Leaders ignore or misinterpret the emergence of exceptional information at their own peril. History is replete with examples of leaders who were experts at visualization and who used that skill to anticipate competitor actions and poise their forces to achieve victory. Most of these leaders had these skills due to their own personal experience and education. They gathered subordinate leaders who could effectively support their visualization. Much of this may have been not by design but by providence (i.e., senior leaders do not always have control over the skill sets of the people they get). Therefore, leaders should endeavor to improve subordinates’ visualization skills regardless of the visualization skill levels with which their people arrive.

We face an uncertain future. Environments of uncertainty can generate threats and opportunities at an accelerated rate. Senior leaders will need subordinate leaders whose visualization is fog of war resistant. Creating organizations that can achieve corporate visualization can be accomplished through deliberate practice and multiple repetitions. If senior leaders could instill visualization skills in their subordinate leaders at an accelerated rate that could stand up under the uncertain environment of combat, why wouldn’t they?


  • Epigraph. Malcolm Gladwell, Blink: The Power of Thinking Without Thinking (New York: Back Bay Books, 2007), 122–23.
  1. Richard McConnell and Mark Gerges, “Seeing the Elephant: Improving Leader Visualization through Simple Wargames,” Military Review online exclusive, 17 October 2018, accessed 8 December 2020,
  2. Army Doctrine Reference Publication 6-0, Mission Command (Washington, DC: U.S. Government Printing Office, 2012), 3-1.
  3. Greatest Events of WWII in Colour, season 1, episode 4, “Battle of Midway,” directed by Sam Taplin, aired 8 November 2019 on Netflix, accessed 15 September 2020,
  4. Ibid.
  5. Karen Reivich and Andrew Shatte, The Resilience Factor: 7 Keys to Finding Your Inner Strength and Overcoming Life’s Hurdles (New York: Broadway Books, 2003), 3–4.
  6. Gregory G. Dess, G. T. Lumpkin, and Alan B. Eisner, “Creating the Environmentally Aware Organization,” in Leading Organizations: Perspectives for a New Era, ed. Gill Robinson Hickman, 2nd ed. (Los Angeles: Sage Publications, 2010), 21–25.
  7. Ibid., 23.
  8. Steven Johnson, Farsighted: How We Make the Decisions That Matter the Most (New York: Riverhead Books, 2018), 8.
  9. Ibid.
  10. Carol S. Dweck, Mindset: The New Psychology of Success (New York: Ballantine Books, 2007), 6–7.
  11. Ibid., 142–46.
  12. Daniel H. Pink, Drive: The Surprising Truth About What Motivates Us (New York: Riverhead Books, 2011), 1–10.
  13. Ibid., 47.
  14. Dale Spurlin, “The Problem Statement–What’s the Problem?,” Small Wars Journal, 6 August 2017, accessed 4 September 2020,; Richard McConnell, “Connecting the Dots: Developing Leaders Who Can Turn Threats into Opportunities,” Military Review 100, no. 3 (2020): 27.
  15. Army Techniques Publication 5-0.1, Army Design Methodology (Washington, DC: U.S. Government Publishing Office, 2015), chap. 5; John W. Creswell, Educational Research: Planning, Conducting, and Evaluating Quantitative and Qualitative Research (New York: Pearson, 2019), accessed 4 September 2020,
  16. Richard McConnell et al., “The Effect of Simple Role-Playing Games on the Wargaming Step of the Military Decision Making Process (MDMP): A Mixed Methods Approach,” in Proceedings of the 45th Annual Conference of the Association for Business Simulation and Experiential Learning (ABSEL), vol. 45 (Proceedings of the 45th Annual Conference of the Association for Business Simulation and Experiential Learning [ABSEL], Seattle, WA, 2018); McConnell and Gerges, “Seeing the Elephant,” 107; McConnell, “Connecting the Dots,” 27.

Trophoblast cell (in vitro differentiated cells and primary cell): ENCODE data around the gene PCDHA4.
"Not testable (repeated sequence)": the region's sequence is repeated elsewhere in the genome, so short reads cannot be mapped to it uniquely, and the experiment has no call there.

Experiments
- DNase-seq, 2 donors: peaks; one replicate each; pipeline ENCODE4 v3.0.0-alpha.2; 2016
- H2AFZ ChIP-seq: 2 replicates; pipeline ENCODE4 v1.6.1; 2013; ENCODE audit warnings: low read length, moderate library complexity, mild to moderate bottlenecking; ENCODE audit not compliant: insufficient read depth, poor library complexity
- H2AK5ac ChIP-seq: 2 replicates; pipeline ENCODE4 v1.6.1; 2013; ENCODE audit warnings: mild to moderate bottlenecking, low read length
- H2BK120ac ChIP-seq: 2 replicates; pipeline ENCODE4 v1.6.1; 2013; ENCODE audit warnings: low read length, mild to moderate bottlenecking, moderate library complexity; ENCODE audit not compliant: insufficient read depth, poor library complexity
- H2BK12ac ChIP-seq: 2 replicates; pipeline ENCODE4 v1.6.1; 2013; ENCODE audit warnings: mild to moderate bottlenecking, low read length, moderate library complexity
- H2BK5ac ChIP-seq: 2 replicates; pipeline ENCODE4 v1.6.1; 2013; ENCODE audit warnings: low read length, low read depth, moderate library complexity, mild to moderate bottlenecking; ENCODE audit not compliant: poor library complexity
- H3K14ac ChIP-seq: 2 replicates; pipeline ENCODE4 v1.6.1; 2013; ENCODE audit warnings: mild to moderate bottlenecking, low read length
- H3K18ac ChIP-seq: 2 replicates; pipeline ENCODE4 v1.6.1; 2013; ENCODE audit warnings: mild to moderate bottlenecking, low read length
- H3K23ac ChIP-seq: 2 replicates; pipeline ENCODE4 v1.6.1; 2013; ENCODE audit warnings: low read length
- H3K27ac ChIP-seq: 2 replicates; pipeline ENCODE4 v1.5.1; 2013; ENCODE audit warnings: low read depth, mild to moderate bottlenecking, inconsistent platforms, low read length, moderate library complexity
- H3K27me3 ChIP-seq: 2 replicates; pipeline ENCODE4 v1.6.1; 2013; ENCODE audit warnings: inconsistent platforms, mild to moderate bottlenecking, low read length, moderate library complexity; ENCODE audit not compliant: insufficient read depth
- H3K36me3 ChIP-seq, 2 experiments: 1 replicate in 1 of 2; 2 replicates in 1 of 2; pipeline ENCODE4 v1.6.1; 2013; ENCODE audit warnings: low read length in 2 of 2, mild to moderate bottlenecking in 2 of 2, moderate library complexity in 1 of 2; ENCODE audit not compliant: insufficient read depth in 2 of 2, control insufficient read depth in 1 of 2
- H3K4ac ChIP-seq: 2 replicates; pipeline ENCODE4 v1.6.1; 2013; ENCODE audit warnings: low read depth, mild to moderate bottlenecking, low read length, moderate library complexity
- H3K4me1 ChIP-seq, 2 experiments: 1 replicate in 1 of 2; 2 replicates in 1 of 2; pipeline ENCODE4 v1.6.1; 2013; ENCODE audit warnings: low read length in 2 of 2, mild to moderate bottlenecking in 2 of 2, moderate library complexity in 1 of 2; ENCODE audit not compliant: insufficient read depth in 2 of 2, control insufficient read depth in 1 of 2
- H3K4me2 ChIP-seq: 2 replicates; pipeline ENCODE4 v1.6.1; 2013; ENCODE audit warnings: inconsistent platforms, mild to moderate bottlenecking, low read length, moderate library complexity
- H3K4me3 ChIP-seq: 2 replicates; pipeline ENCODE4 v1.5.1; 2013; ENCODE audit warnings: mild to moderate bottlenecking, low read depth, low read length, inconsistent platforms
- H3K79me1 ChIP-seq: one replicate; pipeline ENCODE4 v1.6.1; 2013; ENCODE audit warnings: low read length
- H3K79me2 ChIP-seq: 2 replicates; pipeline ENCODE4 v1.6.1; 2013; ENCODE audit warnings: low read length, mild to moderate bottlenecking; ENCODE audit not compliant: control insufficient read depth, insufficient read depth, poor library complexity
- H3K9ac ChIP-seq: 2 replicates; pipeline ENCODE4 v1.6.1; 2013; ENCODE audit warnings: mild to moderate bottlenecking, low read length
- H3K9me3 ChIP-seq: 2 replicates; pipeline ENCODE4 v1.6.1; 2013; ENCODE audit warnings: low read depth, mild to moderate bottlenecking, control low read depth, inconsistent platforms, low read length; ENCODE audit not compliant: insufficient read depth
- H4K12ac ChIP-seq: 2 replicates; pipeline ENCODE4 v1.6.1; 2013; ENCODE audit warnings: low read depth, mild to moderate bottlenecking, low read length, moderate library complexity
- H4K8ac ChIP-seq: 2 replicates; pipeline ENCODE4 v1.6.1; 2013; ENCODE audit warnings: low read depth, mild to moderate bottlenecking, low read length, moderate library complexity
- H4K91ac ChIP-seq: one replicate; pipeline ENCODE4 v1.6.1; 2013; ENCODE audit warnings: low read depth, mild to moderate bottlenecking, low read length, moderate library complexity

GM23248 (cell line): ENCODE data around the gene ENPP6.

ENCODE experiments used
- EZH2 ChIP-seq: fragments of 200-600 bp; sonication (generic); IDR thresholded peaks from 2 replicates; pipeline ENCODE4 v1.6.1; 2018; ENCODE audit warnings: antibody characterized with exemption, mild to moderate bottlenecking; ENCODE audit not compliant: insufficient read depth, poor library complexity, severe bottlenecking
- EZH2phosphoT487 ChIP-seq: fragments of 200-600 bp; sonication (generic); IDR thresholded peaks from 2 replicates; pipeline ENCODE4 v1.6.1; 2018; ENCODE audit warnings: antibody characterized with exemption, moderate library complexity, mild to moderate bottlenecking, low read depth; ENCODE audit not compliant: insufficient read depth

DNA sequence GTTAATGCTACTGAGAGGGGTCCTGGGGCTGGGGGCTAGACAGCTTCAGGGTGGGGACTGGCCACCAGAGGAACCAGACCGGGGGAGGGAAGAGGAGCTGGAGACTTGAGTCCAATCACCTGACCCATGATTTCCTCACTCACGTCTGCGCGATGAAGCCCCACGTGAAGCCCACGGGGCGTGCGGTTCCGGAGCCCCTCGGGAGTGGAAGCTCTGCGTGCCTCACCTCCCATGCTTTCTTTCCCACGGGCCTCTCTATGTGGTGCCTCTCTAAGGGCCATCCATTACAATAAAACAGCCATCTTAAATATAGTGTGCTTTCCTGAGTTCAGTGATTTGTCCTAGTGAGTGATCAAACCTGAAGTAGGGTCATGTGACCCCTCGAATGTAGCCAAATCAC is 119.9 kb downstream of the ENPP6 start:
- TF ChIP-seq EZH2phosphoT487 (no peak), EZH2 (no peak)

17. The Red Team Handbook, version 9.0 (Fort Leavenworth, KS: University of Foreign Military and Cultural Studies, 2019); Center for Army Lessons Learned [CALL] Newsletter No. 09-28, Mission Rehearsal Exercise (Fort Leavenworth, KS: CALL, April 2019), 90, accessed 8 December 2020, For more tools useful in developing Major Event Scenario Lists (MESL) such as MESL development worksheets, see
  18. Dave Grossman and Loren W. Christensen, On Combat, The Psychology and Physiology of Deadly Conflict in War and in Peace, 4th ed. (Millstadt, IL: Warrior Science Publications, 2012), chap. 2.
  19. Ibid., 134.
  20. Ibid., 329.
  21. McConnell et al., “The Effect of Simple Role-Playing Games on the Wargaming Step of the Military Decision Making Process (MDMP),” 346–47.
  22. Ibid., 328; Steven Tadelis, Game Theory: An Introduction (Princeton, NJ: Princeton University Press, 2013), cited in McConnell et al., “The Effect of Simple Role-Playing Games on the Wargaming Step of the Military Decision Making Process (MDMP),” 328.


Lt. Col. Richard A. McConnell, DM, U.S. Army, retired, is an associate professor in the Department of Army Tactics, U.S. Army Command and General Staff College (CGSC) at Fort Leavenworth, Kansas. He received his BA from the University of Wisconsin–Milwaukee in 1989 and served twenty-five years in the U.S. Army in artillery units in Europe, the Middle East, and the United States. He received his Doctor of Management in organizational leadership from the University of Phoenix, where his dissertation was an institutional microethnographic examination of the staff group advisor role at the CGSC.


Lt. Col. Jacob A. Mong, U.S. Army, retired, is an assistant professor in the Department of Army Tactics, U.S. Army Command and General Staff College at Fort Leavenworth, Kansas. He retired as a U.S. Army aviator with over twenty-four years of experience. He holds an MA in security studies from Kansas State University.


Dawn Ptaschek is a retired professional counselor specialized in trauma and crisis with first responders and military. She received her MA in counseling from Midwestern Baptist Theological Seminary. She served as a volunteer pastoral counselor at Fort Leavenworth Chaplain Family Life Center. Ptaschek is the former executive vice president Midwest Region for The 10-33 Foundation, where she continues to serve as a volunteer stress trainer and speaker for state-level emergency response personnel conferences. She is the president of Operational Stress Solutions LLC, providing individualized stress management planning.


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January-February 2021